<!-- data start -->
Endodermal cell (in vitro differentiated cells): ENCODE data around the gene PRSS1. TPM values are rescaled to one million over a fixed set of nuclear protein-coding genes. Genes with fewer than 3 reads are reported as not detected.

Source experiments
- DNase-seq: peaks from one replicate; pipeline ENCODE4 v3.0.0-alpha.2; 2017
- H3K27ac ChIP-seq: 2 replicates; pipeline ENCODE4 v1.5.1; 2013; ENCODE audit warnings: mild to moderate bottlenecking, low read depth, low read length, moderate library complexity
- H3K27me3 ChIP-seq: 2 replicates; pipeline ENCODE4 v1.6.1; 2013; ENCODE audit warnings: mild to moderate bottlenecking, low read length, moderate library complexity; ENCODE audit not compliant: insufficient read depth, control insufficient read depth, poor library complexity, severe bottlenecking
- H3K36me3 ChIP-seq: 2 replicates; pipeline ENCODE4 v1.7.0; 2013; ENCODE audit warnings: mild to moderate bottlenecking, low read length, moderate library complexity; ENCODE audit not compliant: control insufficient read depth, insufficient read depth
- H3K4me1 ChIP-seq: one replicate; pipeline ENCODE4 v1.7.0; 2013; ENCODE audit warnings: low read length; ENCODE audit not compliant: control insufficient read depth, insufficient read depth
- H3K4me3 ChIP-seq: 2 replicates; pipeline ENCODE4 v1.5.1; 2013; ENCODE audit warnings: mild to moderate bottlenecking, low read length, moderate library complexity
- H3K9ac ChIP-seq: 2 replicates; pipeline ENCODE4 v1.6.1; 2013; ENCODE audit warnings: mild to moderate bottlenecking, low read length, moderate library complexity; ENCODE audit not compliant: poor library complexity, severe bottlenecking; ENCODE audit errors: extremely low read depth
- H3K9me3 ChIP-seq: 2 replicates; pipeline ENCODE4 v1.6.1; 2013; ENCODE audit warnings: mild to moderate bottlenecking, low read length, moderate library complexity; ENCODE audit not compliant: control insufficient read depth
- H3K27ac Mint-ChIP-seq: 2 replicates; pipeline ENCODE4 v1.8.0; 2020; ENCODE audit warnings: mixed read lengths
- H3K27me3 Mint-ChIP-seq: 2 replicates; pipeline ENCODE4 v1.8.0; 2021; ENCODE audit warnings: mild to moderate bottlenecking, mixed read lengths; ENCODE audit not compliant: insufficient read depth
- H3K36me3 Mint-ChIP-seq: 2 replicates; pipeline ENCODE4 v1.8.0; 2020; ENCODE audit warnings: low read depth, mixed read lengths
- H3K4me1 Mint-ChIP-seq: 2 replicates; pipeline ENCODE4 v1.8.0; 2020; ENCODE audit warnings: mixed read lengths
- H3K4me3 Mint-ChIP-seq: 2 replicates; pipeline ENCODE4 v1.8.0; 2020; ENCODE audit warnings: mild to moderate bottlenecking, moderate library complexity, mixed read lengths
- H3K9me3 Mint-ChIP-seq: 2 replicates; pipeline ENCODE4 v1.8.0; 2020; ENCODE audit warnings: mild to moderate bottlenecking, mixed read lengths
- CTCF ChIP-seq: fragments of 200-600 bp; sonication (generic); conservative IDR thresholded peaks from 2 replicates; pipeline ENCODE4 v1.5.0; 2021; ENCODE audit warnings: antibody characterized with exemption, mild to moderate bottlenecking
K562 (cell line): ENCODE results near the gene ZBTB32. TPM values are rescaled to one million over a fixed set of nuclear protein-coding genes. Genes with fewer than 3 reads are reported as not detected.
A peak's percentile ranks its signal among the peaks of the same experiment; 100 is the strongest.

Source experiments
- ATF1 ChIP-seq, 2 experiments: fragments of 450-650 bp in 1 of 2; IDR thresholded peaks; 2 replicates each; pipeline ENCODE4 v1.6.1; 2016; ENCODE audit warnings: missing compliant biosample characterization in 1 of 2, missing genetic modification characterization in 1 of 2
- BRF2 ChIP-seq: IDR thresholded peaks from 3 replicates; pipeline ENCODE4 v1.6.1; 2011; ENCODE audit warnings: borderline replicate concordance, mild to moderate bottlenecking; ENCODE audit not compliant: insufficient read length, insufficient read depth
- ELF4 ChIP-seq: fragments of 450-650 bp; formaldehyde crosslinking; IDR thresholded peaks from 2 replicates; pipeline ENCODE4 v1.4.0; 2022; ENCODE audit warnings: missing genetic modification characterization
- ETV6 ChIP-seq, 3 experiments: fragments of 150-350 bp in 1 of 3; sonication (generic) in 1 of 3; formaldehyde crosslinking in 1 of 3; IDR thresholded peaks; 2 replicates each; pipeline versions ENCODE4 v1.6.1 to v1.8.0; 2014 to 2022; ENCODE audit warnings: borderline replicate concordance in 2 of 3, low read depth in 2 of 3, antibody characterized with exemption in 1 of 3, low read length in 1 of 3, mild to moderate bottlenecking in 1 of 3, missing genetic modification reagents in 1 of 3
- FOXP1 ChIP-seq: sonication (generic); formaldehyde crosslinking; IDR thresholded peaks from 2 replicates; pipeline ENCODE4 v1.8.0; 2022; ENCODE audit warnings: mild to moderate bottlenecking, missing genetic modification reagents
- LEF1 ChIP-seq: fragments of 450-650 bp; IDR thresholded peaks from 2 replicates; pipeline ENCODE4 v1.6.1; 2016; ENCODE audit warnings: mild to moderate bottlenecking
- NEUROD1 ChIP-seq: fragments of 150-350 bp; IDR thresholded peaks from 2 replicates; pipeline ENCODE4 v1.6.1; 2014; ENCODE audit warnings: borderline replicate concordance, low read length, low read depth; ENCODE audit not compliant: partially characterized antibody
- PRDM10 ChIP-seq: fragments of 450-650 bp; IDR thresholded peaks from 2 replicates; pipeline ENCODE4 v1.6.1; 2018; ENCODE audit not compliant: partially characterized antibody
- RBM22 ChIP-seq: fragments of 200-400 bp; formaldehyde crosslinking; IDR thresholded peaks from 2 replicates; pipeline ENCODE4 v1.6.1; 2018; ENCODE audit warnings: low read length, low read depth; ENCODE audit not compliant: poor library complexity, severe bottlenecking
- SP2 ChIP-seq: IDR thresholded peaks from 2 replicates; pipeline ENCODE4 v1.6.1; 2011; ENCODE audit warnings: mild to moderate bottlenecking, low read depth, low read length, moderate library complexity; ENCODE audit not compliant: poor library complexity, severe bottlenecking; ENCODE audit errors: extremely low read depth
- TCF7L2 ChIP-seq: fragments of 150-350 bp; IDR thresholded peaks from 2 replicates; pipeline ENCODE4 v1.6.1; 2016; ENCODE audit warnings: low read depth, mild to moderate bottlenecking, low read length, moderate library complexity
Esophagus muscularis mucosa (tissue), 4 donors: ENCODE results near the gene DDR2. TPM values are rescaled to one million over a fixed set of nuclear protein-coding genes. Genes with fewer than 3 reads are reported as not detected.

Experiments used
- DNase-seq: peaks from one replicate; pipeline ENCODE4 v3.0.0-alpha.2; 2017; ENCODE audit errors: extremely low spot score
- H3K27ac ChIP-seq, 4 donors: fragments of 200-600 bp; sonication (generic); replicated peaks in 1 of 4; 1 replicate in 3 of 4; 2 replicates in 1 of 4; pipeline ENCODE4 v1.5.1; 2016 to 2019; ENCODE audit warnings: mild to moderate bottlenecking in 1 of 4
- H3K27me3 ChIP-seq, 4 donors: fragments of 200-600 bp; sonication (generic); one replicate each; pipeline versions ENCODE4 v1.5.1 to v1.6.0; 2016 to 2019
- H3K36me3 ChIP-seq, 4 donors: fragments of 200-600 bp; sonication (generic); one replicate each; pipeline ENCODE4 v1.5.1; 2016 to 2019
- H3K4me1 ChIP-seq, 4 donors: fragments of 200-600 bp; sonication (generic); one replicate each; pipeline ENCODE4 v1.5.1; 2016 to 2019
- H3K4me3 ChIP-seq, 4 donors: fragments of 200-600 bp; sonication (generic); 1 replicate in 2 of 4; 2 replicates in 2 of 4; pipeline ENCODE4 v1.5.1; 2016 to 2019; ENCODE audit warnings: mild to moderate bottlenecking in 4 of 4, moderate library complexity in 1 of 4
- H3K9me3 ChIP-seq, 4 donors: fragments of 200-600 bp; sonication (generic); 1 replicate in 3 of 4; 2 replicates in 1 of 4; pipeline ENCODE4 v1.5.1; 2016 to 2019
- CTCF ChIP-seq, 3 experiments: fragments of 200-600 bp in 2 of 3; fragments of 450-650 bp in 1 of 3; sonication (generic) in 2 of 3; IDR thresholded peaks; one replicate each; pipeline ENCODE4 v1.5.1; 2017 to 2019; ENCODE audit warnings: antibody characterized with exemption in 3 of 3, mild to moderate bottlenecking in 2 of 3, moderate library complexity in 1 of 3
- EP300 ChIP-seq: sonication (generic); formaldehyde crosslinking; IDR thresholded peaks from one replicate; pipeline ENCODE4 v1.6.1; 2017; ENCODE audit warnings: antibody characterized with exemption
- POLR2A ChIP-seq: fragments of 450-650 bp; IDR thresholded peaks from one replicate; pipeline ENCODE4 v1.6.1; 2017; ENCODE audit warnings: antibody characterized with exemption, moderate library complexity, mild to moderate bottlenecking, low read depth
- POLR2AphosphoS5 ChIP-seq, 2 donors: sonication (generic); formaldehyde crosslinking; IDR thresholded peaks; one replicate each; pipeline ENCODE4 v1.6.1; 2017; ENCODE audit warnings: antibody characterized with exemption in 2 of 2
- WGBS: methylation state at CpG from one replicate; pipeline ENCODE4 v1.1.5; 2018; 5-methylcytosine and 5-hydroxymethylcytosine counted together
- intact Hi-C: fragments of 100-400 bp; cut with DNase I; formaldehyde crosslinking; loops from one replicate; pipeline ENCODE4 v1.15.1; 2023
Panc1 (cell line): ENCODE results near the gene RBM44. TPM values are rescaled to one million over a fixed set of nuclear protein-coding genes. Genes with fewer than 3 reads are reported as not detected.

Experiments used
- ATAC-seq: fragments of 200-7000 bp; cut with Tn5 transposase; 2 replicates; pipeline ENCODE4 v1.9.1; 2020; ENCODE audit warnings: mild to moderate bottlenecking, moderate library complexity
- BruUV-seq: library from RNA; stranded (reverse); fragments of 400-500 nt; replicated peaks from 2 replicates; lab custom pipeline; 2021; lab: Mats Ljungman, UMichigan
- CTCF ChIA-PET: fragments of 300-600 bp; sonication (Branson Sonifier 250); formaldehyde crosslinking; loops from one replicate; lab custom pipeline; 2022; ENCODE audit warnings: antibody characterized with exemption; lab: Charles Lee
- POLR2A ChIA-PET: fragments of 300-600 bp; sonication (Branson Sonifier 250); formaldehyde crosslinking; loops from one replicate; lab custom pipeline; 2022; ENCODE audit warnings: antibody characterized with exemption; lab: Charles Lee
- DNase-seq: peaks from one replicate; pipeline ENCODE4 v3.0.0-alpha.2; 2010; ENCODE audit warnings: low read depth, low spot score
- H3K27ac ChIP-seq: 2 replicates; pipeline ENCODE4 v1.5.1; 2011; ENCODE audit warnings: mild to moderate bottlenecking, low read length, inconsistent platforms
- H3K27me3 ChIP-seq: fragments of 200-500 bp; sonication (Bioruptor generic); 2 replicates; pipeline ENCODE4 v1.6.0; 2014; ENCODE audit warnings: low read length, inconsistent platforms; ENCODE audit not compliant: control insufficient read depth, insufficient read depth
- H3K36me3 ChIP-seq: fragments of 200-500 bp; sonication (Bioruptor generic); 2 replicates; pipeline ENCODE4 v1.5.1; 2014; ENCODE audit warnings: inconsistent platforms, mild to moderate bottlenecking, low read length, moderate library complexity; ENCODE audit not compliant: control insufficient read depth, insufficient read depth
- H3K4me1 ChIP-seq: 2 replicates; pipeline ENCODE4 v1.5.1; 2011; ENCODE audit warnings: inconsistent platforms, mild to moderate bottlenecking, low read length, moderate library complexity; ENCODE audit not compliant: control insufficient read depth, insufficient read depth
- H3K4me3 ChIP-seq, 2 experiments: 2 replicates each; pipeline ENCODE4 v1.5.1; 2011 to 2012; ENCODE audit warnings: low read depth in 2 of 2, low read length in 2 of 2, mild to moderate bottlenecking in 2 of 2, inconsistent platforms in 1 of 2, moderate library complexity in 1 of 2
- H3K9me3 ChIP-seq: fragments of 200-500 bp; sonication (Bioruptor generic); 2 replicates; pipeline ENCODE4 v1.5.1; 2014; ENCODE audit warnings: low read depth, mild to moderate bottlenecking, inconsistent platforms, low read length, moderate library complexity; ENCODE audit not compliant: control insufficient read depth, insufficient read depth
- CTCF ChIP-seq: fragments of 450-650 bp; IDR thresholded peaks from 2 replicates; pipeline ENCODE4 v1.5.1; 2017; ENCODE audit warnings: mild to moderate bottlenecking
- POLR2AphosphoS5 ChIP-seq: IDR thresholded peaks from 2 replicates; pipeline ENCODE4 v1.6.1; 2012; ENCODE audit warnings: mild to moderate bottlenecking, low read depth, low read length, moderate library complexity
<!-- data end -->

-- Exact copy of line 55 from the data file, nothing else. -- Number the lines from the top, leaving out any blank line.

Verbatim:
- H3K27me3 ChIP-seq: fragments of 200-500 bp; sonication (Bioruptor generic); 2 replicates; pipeline ENCODE4 v1.6.0; 2014; ENCODE audit warnings: low read length, inconsistent platforms; ENCODE audit not compliant: control insufficient read depth, insufficient read depth